Team finds a genetic rarity: A mutation that restores health

Yale team finds a genetic rarity: A mutation that restores health
Patients with a rare skin disease, ichthyosis with confetti, also have spots of normal skin which occur when mutations of disease-causing genes revert to normal during cell division. Credit: Courtesy of Yale University

Errors in the copying of genes during cell division can cause numerous diseases, including cancer. Yale School of Medicine scientists, however, have unraveled the secrets of a much more rare phenomenon with potential therapeutic implications - disease-causing genes that show a high frequency of self-repair.

In the August 26 issue of , the Yale team describes how one mutated copy of a gene called keratin 10 causes a severe known as ichthyosis with confetti. However, amidst the diseased skin, these patients also have hundreds to thousands of spots of normal skin.

This phenomenon, the researchers report, occurs by the recombination of chromosomes prior to cell division. Instead of producing one normal copy of the gene and one dominant, disease-causing mutation, the exchange between results in cells with either two mutant copies or no mutant copies. If the latter occurs, spots of normal, disease-free skin will form. The investigators used these recombination events in spots of normal skin to map and ultimately identify the disease gene.

"Usually, you have a disease-causing mutation, and you are stuck with it," said Keith Choate, assistant professor of dermatology and first author of the paper. "But we demonstrate that in this disease, there is an unusually high frequency of the appearance of mutation-free clones of cells." The reason these particular mutations revert to normal so frequently is not clear, note the scientists.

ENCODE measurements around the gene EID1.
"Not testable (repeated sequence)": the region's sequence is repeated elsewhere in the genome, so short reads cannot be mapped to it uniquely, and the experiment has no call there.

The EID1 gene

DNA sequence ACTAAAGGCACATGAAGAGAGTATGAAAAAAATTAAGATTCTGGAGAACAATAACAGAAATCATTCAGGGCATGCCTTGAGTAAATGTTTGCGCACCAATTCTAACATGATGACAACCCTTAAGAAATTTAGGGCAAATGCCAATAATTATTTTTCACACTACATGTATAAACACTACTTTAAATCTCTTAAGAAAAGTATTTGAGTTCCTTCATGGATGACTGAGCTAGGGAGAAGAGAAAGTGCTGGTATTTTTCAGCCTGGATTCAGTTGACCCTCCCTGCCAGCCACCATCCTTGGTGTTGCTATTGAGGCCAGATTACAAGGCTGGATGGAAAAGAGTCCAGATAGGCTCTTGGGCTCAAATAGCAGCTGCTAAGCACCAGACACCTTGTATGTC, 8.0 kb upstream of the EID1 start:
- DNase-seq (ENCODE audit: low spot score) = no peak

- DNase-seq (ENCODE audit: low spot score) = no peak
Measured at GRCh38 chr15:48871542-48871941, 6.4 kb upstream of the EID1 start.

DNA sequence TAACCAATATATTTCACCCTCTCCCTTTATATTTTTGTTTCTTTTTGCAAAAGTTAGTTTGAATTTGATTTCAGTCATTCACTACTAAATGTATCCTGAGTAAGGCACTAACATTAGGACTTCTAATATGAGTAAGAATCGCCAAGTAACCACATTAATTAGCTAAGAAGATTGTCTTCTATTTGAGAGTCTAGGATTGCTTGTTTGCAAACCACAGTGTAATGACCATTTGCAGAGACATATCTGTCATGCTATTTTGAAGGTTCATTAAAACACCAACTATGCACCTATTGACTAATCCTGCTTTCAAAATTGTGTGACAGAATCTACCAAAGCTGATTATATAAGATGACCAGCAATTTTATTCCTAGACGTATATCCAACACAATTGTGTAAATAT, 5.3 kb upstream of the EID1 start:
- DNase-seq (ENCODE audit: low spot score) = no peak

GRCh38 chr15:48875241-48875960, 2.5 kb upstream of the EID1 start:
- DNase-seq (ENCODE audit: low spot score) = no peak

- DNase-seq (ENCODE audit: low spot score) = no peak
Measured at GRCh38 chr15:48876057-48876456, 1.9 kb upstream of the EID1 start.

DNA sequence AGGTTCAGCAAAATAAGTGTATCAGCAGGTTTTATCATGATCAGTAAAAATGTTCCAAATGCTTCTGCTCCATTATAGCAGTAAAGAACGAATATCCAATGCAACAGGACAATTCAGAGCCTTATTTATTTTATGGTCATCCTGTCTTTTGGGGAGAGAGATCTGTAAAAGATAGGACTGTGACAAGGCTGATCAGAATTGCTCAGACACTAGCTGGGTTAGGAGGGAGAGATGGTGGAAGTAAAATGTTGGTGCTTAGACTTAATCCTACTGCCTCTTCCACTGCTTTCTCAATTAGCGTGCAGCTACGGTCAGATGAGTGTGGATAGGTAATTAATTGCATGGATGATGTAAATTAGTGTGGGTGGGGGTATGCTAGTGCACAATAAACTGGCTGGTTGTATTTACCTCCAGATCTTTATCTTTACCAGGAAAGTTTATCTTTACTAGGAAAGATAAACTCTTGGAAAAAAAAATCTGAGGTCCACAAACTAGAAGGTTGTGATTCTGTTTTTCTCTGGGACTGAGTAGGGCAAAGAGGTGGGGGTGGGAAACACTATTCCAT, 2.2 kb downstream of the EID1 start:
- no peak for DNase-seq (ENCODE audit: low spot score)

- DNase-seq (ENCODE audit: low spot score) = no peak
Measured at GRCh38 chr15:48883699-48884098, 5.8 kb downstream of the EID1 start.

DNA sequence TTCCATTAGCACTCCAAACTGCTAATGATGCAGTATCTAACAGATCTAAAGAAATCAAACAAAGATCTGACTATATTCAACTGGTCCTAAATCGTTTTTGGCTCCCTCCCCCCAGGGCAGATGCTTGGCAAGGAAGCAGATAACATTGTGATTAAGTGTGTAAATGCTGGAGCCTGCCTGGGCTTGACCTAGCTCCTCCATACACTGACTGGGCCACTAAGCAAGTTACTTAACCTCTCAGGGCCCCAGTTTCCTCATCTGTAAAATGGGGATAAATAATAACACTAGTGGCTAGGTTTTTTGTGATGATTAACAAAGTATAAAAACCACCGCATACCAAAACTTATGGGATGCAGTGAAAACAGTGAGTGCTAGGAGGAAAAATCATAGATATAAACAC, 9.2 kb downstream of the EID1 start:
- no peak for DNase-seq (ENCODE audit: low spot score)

However, in all affected patients the normal tail end of the keratin 10 protein is replaced by a enriched for one amino acid, arginine. This causes the mutant keratin 10 to end up in the wrong part of the cell. "We believe the mis-localization of keratin 10 contributes both to the severity of the disease and the appearance of the clones of normal skin," said Richard Lifton, senior author of the paper and Sterling Professor and chair of the department of genetics.

The researchers say that knowing that these particular mutations can revert with high frequency gives them hope that they might find a way to mimic this process to develop treatments for other genetic diseases.

"Perhaps rather than directly correcting disease-causing mutations we might be able to recombine them away, similar to what happens in this disease," said Leonard Milstone, emeritus professor of dermatology and member of the research team.

Provided by Yale University
Citation: Team finds a genetic rarity: A mutation that restores health (2010, August 26) retrieved 6 June 2023 from
This document is subject to copyright. Apart from any fair dealing for the purpose of private study or research, no part may be reproduced without the written permission. The content is provided for information purposes only.

Explore further

Why is Apert's syndrome so common when mutation rate is so low?


Feedback to editors